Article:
A recent survey reveals 71 percent of female tech workers label sexism an industry problem. A shocking 43 percent of women in the tech or IT industries have witnessed or experienced sexism in the workplace, a new survey* released today by online accounting firm Crunch reveals.
Sexism continues to be entrenched in the tech and IT working environment, with 71 percent of female workers labelling it an industry issue. The survey, conducted by Crunch, asked male and female tech staff about their experiences relating to sexism and gender discrimination. More than half, 51 percent of female respondents described the workplace sexism problem as ’moderate’ or ‘extreme’. In contrast, only 32 percent of their male colleagues agreed the issue is so widespread. Despite its prevalence, sexism in tech remains largely unreported. Less than half (45 percent, of respondents said they would report a sexist act to management. 29 percent say they would leave the issue unreported, while 26 percent said they were unsure if they would take the issue further. Laurence Barry, development manager at Crunch Accounting, said: “There is a serious shortage of skilled tech workers in this country and yet we may be discouraging half the potential candidates from a sustained career in this industry with outdated sexism. It is a problem that the entire industry needs to address. That needs to start with all tech workers, male and female, taking responsibility for reporting and responding to any sexism they experience in the workplace and with managers treating it as a serious problem.
“We also need more women in STEM education at all levels, so that the tech industries are recruiting higher numbers of female STEM graduates. This leads to a virtuous circle, because the more women we have in technology the more we see how false that gender gap is and we breakdown those barriers.” We are seeing huge growth in female entrepreneurship amongst our clients and have a growing number of women in our Development department at Crunch, so I think we can see a very bright future where sexism in the tech industry is just a distant memory. But we still have work to do, as an industry, to achieve that.”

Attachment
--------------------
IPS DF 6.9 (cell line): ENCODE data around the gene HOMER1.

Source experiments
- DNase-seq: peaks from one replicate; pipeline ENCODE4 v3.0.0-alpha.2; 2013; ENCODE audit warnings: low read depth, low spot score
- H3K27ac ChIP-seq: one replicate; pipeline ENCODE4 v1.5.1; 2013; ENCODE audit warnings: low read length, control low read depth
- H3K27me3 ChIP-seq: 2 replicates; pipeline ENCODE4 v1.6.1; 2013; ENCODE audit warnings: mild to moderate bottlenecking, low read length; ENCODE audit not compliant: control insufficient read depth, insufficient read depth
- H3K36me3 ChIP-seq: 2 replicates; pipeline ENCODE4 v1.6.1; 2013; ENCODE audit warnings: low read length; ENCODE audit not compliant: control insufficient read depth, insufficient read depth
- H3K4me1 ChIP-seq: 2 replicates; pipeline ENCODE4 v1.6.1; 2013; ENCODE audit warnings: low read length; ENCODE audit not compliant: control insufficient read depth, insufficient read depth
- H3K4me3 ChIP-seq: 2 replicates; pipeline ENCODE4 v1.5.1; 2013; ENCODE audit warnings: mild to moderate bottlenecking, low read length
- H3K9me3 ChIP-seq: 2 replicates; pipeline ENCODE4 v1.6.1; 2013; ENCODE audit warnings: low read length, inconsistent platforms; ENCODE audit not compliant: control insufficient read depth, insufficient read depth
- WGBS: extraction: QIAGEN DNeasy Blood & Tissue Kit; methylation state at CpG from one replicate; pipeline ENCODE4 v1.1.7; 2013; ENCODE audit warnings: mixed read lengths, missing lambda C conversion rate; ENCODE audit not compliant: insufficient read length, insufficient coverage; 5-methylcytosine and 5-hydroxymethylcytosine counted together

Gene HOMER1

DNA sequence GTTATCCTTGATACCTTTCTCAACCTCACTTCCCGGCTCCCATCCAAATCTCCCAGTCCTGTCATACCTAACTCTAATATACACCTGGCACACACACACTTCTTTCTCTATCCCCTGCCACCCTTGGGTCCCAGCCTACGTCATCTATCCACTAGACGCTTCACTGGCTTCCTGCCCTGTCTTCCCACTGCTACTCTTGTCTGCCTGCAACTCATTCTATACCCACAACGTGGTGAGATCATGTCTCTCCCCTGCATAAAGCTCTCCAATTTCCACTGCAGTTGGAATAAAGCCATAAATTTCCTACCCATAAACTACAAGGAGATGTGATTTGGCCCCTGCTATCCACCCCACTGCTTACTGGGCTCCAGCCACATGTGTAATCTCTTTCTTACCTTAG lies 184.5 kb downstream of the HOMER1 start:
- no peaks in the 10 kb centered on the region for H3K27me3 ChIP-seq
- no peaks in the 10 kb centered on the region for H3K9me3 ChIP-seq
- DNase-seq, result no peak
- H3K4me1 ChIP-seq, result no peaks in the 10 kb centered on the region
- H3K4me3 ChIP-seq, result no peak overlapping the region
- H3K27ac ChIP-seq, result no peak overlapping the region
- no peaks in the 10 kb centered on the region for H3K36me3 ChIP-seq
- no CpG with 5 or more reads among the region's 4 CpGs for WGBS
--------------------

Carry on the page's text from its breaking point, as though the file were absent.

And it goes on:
After the publication of the ‘Taking action: Achieving a culture change in careers provision’ report by the National Careers Council, enei chief executive, Denise Keating, commented:
“The report highlights several areas that our Members already recognise as being woefully inadequate. One of the key asks from our Equality & Inclusion Manifesto, launched on 9th September, is the re-introduction of a funded Careers Advisory Service with tangible links to the business community. Therefore, it is good to see that this report recommends both the establishment of a careers investment fund and the creation of an employer led advisory board. “It is now time, given these demands from both employers and the Government’s own National Careers Council, for the Government to make real changes to strengthen links between education and employment to ensure that the UK’s talent pool has the right skills, experiences and aspirations.”
* The survey by Crunch Accounting polled 500 IT workers located across the UK from 1 to 22 July 2014.